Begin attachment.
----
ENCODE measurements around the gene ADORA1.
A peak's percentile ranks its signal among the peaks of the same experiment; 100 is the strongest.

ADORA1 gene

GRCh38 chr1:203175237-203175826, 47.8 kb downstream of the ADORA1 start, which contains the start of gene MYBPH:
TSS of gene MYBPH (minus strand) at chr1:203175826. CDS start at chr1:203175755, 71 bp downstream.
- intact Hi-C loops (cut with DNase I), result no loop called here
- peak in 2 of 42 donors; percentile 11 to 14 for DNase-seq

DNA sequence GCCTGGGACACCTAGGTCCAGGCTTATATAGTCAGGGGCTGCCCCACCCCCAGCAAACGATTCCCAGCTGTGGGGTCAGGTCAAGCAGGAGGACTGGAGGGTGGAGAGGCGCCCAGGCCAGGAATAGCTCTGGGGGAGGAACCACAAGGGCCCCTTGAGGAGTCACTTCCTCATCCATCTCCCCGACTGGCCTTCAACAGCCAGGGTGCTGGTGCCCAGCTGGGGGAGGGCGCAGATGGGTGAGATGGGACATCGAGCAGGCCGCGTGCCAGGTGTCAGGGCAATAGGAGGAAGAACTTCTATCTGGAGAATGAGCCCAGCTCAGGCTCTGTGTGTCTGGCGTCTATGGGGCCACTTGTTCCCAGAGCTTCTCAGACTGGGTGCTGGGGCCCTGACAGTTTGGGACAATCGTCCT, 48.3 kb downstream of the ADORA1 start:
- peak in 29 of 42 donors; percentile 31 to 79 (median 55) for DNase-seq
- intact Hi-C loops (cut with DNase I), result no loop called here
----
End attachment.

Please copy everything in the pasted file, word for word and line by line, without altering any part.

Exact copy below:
ENCODE measurements around the gene ADORA1.
A peak's percentile ranks its signal among the peaks of the same experiment; 100 is the strongest.

ADORA1 gene

GRCh38 chr1:203175237-203175826, 47.8 kb downstream of the ADORA1 start, which contains the start of gene MYBPH:
TSS of gene MYBPH (minus strand) at chr1:203175826. CDS start at chr1:203175755, 71 bp downstream.
- intact Hi-C loops (cut with DNase I), result no loop called here
- peak in 2 of 42 donors; percentile 11 to 14 for DNase-seq

DNA sequence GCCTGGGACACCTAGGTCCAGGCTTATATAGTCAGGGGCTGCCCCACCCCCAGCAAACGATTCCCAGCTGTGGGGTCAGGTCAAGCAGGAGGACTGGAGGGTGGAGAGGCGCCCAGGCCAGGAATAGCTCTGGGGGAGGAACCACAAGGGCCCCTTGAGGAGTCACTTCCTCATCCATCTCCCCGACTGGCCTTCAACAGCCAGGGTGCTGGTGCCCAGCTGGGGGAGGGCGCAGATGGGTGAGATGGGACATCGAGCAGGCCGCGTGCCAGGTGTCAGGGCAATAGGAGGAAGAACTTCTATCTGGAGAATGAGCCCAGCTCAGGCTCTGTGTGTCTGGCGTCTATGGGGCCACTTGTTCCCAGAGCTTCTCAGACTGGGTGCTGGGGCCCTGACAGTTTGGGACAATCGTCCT, 48.3 kb downstream of the ADORA1 start:
- peak in 29 of 42 donors; percentile 31 to 79 (median 55) for DNase-seq
- intact Hi-C loops (cut with DNase I), result no loop called here